Article A compilation of new coaching techniques from 2018 that will come in handy for beginner coaches as well as for professionals. 0 2018 Life coaching Coaching skills and techniques life coaching Lifecoachhub Pty Ltd LifeCoachHub

New Amazing Coaching Techniques Of 2018

TAGS: coaching, life coaching, business coaching, coach, life coach, self help, personal development Coaching, bullet journaling, life goals, clients, life coach, success, tips, advice, business

Mindfulness Encourages an Individual to Remain Grounded

Being a life coach

Just as your clients change and grow, so does the realm of personal development. As a coach, you need to keep yourself up to date with the latest trends and techniques. Our modern society can be a hectic place, and you need to prepare yourself and your clients to thrive in a fast-paced world.

Here are a few techniques every coach should try in 2018:


1. Teach mindfulness exercises to help clients handle change with grace, feel calmer, and master their emotions.

Mindfulness has been growing in popularity for a few years, but it continues to grow as a tool and technique in 2018. Research has demonstrated many benefits for people of all ages and professions:

  • Improving clarity
  • Boosting job satisfaction
  • Reducing stress
  • Enhancing self-acceptance
  • Lowering the risk of mental illness

It’s simple, has no side-effects, and has a positive impact in every area of a client’s life.

It’s also an effective tool during times of change, because mindfulness encourages an individual to remain grounded in the present, rather than worrying about the future or dwelling on the past. In turbulent political and economic times, learning how to handle upheavals and overwhelming feelings is a key skill.

Despite its widespread appeal, some clients may be sceptical of mindfulness as a life-changing practice. To help them push past initial resistance, suggest simple exercises that only take a few minutes each day.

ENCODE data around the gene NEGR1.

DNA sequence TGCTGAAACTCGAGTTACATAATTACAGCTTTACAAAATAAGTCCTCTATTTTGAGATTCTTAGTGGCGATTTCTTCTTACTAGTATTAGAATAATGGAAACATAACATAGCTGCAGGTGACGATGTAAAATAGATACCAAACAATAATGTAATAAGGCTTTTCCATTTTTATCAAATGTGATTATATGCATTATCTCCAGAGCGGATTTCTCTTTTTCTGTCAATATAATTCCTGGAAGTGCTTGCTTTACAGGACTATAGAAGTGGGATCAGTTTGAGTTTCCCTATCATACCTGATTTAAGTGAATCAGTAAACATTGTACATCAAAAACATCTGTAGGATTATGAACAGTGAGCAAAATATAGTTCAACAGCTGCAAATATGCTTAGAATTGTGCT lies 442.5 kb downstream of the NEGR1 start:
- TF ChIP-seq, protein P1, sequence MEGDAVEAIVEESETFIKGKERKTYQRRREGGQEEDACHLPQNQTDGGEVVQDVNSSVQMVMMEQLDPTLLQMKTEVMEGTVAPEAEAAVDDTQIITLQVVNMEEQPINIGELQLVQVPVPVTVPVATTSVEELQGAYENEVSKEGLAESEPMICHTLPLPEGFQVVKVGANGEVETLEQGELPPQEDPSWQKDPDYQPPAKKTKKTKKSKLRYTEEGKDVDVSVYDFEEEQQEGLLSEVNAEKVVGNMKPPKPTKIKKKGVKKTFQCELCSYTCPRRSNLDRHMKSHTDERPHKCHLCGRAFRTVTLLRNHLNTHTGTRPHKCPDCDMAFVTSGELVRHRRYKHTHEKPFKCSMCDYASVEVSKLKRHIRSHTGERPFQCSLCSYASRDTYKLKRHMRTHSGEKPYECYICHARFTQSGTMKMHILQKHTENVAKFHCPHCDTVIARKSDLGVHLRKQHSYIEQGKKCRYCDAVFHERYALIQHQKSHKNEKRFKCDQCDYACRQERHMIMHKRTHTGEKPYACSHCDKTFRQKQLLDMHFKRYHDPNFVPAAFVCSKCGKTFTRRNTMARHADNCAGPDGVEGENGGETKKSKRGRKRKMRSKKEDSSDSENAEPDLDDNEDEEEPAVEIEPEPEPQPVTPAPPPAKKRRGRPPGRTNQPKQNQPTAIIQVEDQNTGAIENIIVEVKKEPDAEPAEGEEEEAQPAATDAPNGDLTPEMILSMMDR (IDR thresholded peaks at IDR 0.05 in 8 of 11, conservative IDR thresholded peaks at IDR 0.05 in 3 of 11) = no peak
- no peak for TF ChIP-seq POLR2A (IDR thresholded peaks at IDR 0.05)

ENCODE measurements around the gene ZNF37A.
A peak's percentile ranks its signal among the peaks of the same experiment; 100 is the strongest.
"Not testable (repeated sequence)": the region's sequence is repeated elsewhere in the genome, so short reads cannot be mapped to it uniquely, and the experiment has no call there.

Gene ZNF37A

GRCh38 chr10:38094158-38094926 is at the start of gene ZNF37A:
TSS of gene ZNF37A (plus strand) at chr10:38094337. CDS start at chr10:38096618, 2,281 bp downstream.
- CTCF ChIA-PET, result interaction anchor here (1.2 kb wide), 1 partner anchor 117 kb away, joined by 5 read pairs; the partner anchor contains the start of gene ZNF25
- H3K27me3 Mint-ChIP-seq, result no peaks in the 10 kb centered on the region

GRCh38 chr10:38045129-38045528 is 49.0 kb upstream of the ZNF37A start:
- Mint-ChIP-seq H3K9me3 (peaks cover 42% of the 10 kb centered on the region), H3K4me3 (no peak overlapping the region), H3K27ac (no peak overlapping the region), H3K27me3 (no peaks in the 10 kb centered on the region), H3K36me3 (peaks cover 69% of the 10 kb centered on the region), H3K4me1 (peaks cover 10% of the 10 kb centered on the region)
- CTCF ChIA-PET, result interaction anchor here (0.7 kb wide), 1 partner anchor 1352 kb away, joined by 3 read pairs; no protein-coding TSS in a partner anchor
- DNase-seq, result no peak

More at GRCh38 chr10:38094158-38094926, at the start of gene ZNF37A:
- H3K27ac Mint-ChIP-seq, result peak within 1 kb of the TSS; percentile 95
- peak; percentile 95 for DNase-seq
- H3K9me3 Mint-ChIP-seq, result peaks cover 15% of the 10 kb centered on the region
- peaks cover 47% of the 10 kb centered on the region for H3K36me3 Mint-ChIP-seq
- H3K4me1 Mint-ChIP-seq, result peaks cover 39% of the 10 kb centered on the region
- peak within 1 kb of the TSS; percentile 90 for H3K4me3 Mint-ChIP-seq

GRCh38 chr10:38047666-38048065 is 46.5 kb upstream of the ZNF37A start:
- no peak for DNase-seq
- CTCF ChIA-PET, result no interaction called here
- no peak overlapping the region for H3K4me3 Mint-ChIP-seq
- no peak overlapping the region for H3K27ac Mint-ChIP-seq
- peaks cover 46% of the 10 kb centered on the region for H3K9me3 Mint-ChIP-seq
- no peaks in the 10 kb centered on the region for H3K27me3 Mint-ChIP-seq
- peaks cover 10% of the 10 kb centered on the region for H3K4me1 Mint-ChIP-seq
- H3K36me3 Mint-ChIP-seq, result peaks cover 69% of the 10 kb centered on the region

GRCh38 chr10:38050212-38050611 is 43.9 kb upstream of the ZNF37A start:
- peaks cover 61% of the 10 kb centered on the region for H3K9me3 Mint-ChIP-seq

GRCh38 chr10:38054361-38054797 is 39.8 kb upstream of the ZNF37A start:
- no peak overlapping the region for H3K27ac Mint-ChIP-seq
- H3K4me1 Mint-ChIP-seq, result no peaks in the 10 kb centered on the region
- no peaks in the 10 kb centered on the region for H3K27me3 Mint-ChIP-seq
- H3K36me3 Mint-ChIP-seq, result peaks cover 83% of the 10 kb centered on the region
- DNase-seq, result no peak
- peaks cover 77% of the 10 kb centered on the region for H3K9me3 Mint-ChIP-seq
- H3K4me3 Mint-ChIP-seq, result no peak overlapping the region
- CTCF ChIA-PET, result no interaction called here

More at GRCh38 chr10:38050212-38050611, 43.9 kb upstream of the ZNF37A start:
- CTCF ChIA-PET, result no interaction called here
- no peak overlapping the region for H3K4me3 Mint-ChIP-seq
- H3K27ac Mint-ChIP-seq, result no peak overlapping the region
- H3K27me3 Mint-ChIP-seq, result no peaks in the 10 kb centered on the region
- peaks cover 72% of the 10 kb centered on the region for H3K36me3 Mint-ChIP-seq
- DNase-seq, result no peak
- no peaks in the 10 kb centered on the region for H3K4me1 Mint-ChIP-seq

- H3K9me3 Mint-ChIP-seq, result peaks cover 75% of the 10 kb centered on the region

For instance, you could challenge your client to take a “mindful moment” just prior to starting work every morning, or to take a quick mindfulness walk at lunchtime. Apps such as Headspace make mindfulness and meditation easy. Your clients may find that completing a few of these exercises on the way to and from work keeps them on an even emotional throughout the day.

2. Use Bullet Journaling to help clients organize their daily lives.

Conventional to-do lists have been usurped by Bullet Journaling, a system devised by Ryder Carroll that helps individuals record the past, manage day-to-day demands, and make plans for the future.

In brief, it entails breaking information down into Tasks, Events, and Notes. The first blank spread of a Bullet Journal forms an index, which helps the user keep track of their ideas. The second spread, named the “Future Log” by Carroll, forms an overview of the coming months. You can discover how the process works by watching this quick tutorial.

Bullet journaling fits perfectly with mindfulness, as it was designed to facilitate intentional living and personal growth. Even if you do not personally use Bullet Journaling, it has proven invaluable for many people so is a good tool to have in your coaching arsenal. 

3. Help your clients align their goals with their innermost values.

Traditionally, coaches helped their clients formulate goals to help them meet personal and professional objectives. Choosing relevant, attainable, yet challenging goals is still a fundamental coaching technique. However, clients now want to take their broader values into account when making their next career move or seeking out a new relationship.

In practical terms, you need to delve into your clients’ deepest motives and values when helping them draw up their primary and secondary goals. Ask your client:

  • “How will this goal change your life?”
  • “Is this something you want and need to do, or something others are pressuring you to do?”
  • “Will you feel better about yourself when you have met this goal?”
  • “How will this goal affect others?”
  • “If your goal will have an impact on other peoples’ lives, will it do so in a positive way that aligns with your values?”

Discussing these issues is a good starting point, but committing them to paper is more powerful. Help your client brainstorm their values in relation to their career, personal life, and spiritual beliefs.

Evaluate each goal using this list. Do not encourage your client to start working towards a goal until you are both satisfied that it aligns with their key values.

4. Give your clients the tools they need to coach others.

In the corporate world, leaders are beginning to recognize that coaching is most effective when it takes place in a culture that promotes continuous self-development and learning.

What does this mean for your practice? Although you may still work with individuals, you should be aware that your clients might be hoping to grow their own coaching and mentoring skills in order to advance their careers.

For instance, a CEO might have sought you out because they not only need to find a sense of direction in their personal life, but also want to become a more effective mentor.